It's this peculiarity of mine that's the inspiration behind what was today's highly-anticipated Book Trailer Film Festival with my 8th graders. After many weeks of researching, compiling, and creating, we had our very own premiere, where we viewed (and peer reviewed) the trailers.
Book trailers are gaining in popularity as an alternative to the stale and often overused book report. Last year, my son's language arts teacher--who was as weary of grading book reports as her students were writing them--opted to give book trailers a try with her 7th graders, even though she'd never done anything like it herself and had certainly never taught the process before. (I admire her bravery to "let go and let the digital natives" go exploring on their own!)
In short, the kids were thrilled. Ecstatic. Engaged. Excited. And their individual creativity was pleasantly surprising.
If creating is now the highest-ranking domain of Bloom's Revised Taxonomy, then we as teachers need to allow more opportunities for doing just that. Furthermore, we should also take into consideration when devising formal assessments the authentic audience. For example, the book report's audience is an audience of one--the teacher. On the other hand, the book trailer's audience includes students within the classroom, within the school, and across the globe. (Thanks, YouTube!) More importantly, I believe, project-based formal assessments like this create enthusiasm in and ownership of learning--and isn't that what we as teachers most desire of our students?
Finally, book trailers are a simple yet effective way to merge 21st century learning and the Common Core reading standards for literature & informational text; writing standards; speaking & listening standards; and language standards.
So how do you get started?
(1) Establish a clear schedule with a step-by-step process for creating the trailer. Here's a useful image that does the scheduling for you.
(2) Determine which software you want to use. I'm blessed to have a computer lab of Macs, so we used iMovie. However, I also provided students a list of cloud-based video options, such as Narrable, UTellStory, and PresentMe. PowerPoint is always a low-tech option, too,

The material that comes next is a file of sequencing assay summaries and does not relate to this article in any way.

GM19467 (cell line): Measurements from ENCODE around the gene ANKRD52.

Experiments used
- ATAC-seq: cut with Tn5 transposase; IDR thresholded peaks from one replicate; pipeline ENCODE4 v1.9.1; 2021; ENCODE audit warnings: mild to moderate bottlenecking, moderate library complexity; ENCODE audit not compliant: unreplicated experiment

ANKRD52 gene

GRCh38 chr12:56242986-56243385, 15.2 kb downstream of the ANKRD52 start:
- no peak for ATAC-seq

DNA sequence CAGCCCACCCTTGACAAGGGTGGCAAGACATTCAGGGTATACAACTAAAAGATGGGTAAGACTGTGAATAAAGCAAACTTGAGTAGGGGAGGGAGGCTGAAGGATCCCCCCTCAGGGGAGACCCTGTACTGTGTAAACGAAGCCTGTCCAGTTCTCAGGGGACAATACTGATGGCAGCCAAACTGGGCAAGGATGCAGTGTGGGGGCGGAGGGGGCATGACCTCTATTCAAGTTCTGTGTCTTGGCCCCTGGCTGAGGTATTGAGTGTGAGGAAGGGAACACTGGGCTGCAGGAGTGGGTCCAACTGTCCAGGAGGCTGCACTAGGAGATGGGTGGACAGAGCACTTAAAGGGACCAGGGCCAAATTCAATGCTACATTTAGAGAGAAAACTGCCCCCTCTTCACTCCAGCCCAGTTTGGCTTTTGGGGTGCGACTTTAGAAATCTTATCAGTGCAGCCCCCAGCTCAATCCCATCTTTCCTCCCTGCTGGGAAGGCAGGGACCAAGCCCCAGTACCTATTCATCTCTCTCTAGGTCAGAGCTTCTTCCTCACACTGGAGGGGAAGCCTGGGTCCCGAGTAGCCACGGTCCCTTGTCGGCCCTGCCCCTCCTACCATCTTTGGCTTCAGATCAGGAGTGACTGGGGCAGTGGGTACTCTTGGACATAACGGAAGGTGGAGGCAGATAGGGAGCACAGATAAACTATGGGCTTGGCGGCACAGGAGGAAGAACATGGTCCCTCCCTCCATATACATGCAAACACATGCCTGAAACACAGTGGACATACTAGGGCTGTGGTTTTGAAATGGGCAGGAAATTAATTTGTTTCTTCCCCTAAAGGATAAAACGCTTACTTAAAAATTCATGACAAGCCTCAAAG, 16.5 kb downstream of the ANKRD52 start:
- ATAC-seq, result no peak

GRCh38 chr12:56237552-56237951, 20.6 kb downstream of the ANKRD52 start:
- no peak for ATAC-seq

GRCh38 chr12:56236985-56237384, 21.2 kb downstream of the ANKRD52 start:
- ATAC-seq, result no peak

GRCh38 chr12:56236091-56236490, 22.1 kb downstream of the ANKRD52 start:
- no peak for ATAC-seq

(3) Visit Book Trailers for Readers to show your students examples of what good trailers include.
(4) Have students create a storyboard. I used this example and this template from the Highland Virtual Learning Center's book trailer unit. I also discovered some cloud-based storyboard making apps on my own: Padlet, Lino, Storyboard Generator, & Storyboard That and encouraged students to try them.
(5) Explain Creative Commons and how to gather copyright-free images. Students were directed to use Creative Commons, Wikimedia Commons, and this link to collect images. Students were permitted to use Google images, but only if they followed these explicit instructions.
(6) Direct students to cite images. We used BibMe to keep track of our images in separate Word documents that were copied and pasted at the end of the trailers.
(7) Explain the use of a soundtrack to establish mood, and direct students to use Creative Commons to find copyright-free music.
(8) Create a rubric and a peer review rubric. (Thanks, again, HVLC!)
(9) Create a YouTube account or a SchoolTube account to upload and share the students' trailers.
(10) Roll out the red carpet, pop the popcorn, and host your own Book Trailer Film Festival!
The Two Most Valuable Links I Used to Create This Unit:
- How to Make a Book Trailer by Michelle Harclerode
- Highland Virtual Learning Center's Book Trailer Unit